Online advertising and marketing firm24/7 Real Media saw its shares soar to a 52-week high on the strength of reports that Microsoft was nearing a deal to buy the company for about US$1 billion.
Shares of 24/7 Real Media jumped more than 24 percent to a yearly high of $13 Tuesday on rumors that the software giant was gearing up to purchase the company.
Big Players Lining Up
Redmond, Wash.-based Microsoft emerged as a prime contender to snap up 24/7 Real Media, which provides Internet advertising services, just days after search players Google and Yahoo wrapped up deals of their own in the online ad space.
It was the second time in as many months that 24/7 Real Media was the subject of buyout talk, with the WPP Group, the world’s second-largest advertising company, in the role of the previous suitor.
At the time, analysts had estimated the company could be valued as high as $600 million.
Neither Microsoft nor 24/7 Real Media were immediately available for comment.
Online advertising companies have become a hot focus for takeover activity since Web search leader Google announced a $3.1 billion deal to purchase Internet marketer DoubleClick.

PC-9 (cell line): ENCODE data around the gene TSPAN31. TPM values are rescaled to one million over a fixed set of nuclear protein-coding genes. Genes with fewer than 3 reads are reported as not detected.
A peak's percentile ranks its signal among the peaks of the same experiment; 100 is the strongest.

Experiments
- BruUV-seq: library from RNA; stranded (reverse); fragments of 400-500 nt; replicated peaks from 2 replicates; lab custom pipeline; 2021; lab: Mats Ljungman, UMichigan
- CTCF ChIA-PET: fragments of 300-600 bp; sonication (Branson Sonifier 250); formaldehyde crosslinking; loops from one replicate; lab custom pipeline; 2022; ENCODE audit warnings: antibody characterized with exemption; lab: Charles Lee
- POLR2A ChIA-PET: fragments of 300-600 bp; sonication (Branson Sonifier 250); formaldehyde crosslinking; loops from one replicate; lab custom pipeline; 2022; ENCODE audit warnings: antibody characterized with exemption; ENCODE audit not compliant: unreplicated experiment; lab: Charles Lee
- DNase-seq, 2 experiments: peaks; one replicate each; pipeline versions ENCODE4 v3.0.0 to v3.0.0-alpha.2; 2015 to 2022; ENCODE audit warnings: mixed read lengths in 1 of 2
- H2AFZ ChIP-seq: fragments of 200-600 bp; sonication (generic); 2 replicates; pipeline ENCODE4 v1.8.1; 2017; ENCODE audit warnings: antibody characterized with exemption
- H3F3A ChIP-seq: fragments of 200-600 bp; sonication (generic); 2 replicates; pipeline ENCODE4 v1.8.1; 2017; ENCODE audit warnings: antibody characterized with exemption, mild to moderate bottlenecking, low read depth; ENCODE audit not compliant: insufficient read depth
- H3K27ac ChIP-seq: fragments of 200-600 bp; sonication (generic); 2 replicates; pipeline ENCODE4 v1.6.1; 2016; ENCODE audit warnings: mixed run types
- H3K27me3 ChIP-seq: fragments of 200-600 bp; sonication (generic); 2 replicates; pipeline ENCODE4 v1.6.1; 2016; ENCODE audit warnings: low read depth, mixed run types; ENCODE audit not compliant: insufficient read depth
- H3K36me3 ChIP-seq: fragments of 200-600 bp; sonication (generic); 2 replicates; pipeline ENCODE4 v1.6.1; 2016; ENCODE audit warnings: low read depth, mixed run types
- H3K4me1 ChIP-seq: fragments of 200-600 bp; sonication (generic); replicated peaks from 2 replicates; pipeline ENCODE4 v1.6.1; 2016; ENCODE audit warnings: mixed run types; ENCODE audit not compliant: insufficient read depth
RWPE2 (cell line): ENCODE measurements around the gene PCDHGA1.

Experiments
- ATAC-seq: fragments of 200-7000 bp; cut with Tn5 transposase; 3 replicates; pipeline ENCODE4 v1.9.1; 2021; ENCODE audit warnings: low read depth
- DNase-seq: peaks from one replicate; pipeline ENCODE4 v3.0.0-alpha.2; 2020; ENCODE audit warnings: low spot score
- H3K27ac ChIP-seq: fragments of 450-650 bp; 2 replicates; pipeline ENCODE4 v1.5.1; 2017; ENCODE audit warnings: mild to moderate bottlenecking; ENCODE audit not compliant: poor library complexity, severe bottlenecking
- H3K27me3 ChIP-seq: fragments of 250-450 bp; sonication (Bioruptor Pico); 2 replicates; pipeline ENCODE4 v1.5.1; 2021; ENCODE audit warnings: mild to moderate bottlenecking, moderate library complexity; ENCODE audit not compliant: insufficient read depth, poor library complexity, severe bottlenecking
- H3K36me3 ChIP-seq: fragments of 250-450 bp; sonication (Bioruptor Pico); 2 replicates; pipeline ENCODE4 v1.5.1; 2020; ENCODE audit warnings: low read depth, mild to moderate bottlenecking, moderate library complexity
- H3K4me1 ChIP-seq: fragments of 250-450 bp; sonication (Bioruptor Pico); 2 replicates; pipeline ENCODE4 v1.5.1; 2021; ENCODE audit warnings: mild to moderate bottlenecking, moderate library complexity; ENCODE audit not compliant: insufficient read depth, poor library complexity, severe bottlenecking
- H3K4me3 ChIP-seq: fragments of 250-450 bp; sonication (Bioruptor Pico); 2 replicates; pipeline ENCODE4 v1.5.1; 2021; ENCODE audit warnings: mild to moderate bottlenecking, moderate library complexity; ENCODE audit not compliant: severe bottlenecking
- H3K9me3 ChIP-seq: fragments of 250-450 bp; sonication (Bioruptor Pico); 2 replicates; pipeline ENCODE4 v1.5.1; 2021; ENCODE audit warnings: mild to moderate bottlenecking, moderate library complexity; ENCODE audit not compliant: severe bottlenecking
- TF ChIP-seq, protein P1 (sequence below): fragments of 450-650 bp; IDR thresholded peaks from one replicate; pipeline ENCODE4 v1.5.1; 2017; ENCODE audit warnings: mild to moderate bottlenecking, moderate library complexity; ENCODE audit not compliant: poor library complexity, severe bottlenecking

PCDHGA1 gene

Shortly after the search giant snapped up DoubleClick, rival Yahoo said it would buy the remaining 80 percent interest in online advertising exchange Right Media for $680 million.
The move was aimed at boosting the reach of Yahoo’s advertising to social networking sites.
In October, the search giant purchased a 20 percent stake in the privately held, New York-based ad exchange firm. More than 19,000 advertisers, publishers and networks buy and sell advertising on Right Media’s auction-based exchange.
The moves by the big players make sense, said Charlene Li, an analyst with Forrester Research, because the display ad buying process is a “convoluted, inefficient process.”
“Ad exchanges like AdAuction.com have failed in the past,” Li told the E-Commerce Times, “but the main reason is that there weren’t enough advertisers and publishers involved to make it work.”
Participation from Yahoo, Google and now perhaps Microsoft would provide the momentum to get started, she noted.
The key driver for success will be convincing other publishers to participate, said Li.